MIAMI, Oct. 6 (UPI) — A U.S. study has found coral bleaching increases the chances of coral disease, which in turn, can exacerbate coral bleaching.
Coral bleaching occurs when colorful algae living inside each coral polyp die or leave the polyps due to global warming. Scientists say they’ve discovered bleaching can make corals more susceptible to disease and, in turn, coral disease can exacerbate the negative effects of bleaching. The study also shows that when disease and bleaching occur together, the combination of afflictions causes greater harm to the corals than either does by itself.
“Traditionally, scientists have attributed coral declines after mass bleaching events to the bleaching only,” said Marilyn Brandt, a post-doctoral researcher at the University of Miami and the study’s lead author. “This study shows that the interplay between diseases and bleaching can play a much larger role than we realized.”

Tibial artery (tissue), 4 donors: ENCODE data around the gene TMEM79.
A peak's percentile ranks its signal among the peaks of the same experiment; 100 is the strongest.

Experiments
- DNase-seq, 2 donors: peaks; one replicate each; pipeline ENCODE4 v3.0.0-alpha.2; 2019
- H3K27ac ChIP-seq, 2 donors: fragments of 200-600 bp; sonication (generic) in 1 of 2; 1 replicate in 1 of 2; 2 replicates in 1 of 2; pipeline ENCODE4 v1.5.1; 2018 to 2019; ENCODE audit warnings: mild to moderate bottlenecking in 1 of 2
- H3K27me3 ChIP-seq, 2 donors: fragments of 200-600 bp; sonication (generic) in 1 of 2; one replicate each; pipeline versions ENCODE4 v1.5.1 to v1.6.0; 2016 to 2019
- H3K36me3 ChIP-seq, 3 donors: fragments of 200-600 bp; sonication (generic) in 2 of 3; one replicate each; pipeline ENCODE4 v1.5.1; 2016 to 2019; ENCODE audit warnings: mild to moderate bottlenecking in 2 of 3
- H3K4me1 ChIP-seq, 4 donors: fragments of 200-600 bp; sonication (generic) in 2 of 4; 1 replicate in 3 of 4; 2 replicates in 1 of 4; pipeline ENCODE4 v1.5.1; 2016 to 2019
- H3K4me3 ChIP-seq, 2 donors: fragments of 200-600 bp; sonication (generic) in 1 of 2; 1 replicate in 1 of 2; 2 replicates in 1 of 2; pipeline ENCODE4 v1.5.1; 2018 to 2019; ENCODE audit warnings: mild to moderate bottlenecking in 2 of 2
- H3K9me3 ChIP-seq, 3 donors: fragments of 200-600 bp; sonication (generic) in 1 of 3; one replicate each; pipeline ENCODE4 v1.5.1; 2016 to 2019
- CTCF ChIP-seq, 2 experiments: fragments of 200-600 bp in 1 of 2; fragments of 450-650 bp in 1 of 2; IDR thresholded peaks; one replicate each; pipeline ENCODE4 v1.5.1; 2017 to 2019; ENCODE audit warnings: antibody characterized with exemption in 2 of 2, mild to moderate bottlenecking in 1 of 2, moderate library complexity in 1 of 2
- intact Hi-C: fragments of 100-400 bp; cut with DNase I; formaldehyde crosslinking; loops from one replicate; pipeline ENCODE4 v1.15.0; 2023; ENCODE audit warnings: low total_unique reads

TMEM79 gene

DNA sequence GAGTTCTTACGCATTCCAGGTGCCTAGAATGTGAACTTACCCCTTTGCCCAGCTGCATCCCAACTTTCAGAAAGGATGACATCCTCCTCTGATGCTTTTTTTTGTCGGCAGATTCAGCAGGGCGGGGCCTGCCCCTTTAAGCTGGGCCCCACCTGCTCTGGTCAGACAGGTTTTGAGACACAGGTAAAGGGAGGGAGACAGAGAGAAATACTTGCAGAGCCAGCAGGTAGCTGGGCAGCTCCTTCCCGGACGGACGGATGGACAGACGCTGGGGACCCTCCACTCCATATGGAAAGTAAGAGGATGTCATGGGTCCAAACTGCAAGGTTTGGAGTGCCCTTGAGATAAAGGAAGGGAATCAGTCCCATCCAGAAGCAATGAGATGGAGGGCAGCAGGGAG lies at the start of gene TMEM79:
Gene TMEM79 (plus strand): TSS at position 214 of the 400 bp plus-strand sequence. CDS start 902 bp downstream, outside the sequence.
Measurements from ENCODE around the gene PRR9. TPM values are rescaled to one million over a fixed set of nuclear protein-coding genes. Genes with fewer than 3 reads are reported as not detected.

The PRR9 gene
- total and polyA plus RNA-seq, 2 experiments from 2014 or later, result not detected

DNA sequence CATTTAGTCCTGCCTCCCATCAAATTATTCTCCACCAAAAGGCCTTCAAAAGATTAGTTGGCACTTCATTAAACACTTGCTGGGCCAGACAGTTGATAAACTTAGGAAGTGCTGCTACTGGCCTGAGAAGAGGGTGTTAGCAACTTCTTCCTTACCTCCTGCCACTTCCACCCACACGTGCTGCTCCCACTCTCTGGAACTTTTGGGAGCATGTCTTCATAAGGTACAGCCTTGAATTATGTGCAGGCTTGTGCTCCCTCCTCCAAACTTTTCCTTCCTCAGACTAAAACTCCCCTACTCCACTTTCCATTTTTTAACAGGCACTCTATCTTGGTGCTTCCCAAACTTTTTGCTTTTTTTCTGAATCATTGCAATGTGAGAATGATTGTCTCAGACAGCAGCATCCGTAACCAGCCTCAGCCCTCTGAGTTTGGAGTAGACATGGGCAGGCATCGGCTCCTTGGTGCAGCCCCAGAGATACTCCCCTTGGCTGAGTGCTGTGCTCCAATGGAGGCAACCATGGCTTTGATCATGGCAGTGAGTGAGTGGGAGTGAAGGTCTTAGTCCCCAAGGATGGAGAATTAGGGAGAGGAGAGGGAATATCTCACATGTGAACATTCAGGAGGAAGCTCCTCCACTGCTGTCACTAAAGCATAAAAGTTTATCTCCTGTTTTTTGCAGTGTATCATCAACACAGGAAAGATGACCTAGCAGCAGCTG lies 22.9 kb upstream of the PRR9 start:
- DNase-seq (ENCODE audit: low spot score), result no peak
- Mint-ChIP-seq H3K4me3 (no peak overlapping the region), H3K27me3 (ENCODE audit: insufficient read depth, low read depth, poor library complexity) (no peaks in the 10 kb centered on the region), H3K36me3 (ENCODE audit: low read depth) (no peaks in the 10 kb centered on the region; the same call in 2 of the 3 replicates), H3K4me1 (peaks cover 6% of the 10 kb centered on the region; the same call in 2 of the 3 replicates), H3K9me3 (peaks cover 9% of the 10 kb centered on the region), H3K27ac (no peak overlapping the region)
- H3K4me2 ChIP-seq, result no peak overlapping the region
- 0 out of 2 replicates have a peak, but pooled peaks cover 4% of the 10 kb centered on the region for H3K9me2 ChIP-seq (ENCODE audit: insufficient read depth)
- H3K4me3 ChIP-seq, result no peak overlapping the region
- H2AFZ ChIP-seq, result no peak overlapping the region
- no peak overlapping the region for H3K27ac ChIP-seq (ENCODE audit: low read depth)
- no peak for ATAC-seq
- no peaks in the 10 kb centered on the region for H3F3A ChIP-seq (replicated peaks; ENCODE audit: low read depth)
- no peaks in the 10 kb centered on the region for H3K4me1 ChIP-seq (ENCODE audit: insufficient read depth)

The corals rely on the algae to provide nutrients and supplemental oxygen. Without their brightly colored algae, the coral’s skeleton becomes visible through its transparent tissue, making it appear white, or bleached. Although the tissue remains intact and can recover over time, the condition can cause corals to stop growing and reproducing.
The research is reported in the journal Ecology.
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